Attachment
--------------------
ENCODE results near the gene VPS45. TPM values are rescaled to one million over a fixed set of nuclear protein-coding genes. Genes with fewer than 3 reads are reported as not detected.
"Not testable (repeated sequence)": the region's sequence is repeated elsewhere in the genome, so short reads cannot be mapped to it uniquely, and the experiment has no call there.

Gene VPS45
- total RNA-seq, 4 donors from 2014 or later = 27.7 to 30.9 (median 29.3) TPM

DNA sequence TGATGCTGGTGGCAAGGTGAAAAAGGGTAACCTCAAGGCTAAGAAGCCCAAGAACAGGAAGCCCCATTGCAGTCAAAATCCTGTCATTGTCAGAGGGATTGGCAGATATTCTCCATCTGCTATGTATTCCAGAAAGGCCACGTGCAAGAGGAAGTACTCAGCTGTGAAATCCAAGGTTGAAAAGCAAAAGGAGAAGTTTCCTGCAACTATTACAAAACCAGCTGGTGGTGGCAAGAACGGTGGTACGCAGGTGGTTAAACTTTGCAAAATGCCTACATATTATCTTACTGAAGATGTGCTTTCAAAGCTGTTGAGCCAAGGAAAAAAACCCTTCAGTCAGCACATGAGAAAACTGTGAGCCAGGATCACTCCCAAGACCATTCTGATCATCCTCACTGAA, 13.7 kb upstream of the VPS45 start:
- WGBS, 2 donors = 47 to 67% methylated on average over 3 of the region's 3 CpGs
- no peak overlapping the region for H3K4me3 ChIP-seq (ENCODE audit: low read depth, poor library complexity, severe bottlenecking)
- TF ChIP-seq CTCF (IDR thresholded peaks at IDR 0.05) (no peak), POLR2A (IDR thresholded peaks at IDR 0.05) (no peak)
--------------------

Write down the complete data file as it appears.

ENCODE results near the gene VPS45. TPM values are rescaled to one million over a fixed set of nuclear protein-coding genes. Genes with fewer than 3 reads are reported as not detected.
"Not testable (repeated sequence)": the region's sequence is repeated elsewhere in the genome, so short reads cannot be mapped to it uniquely, and the experiment has no call there.

Gene VPS45
- total RNA-seq, 4 donors from 2014 or later = 27.7 to 30.9 (median 29.3) TPM

DNA sequence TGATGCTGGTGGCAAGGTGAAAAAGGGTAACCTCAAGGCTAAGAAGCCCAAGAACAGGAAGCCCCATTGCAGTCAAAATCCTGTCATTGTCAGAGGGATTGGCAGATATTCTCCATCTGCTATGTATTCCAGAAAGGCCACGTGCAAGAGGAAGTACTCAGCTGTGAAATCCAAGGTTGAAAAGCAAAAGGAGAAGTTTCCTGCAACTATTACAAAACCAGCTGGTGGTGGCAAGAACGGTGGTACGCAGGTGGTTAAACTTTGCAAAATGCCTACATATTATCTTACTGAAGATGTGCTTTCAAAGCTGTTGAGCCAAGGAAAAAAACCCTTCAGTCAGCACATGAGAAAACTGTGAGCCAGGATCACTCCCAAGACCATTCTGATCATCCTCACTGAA, 13.7 kb upstream of the VPS45 start:
- WGBS, 2 donors = 47 to 67% methylated on average over 3 of the region's 3 CpGs
- no peak overlapping the region for H3K4me3 ChIP-seq (ENCODE audit: low read depth, poor library complexity, severe bottlenecking)
- TF ChIP-seq CTCF (IDR thresholded peaks at IDR 0.05) (no peak), POLR2A (IDR thresholded peaks at IDR 0.05) (no peak)